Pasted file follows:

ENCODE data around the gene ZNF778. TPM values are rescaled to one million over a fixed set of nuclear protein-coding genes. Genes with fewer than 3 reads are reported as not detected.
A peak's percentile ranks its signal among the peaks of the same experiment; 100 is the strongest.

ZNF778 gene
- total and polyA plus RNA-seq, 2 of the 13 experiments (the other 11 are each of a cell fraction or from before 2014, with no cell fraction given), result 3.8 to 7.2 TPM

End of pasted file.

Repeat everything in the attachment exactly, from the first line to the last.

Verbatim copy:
ENCODE data around the gene ZNF778. TPM values are rescaled to one million over a fixed set of nuclear protein-coding genes. Genes with fewer than 3 reads are reported as not detected.
A peak's percentile ranks its signal among the peaks of the same experiment; 100 is the strongest.

ZNF778 gene
- total and polyA plus RNA-seq, 2 of the 13 experiments (the other 11 are each of a cell fraction or from before 2014, with no cell fraction given), result 3.8 to 7.2 TPM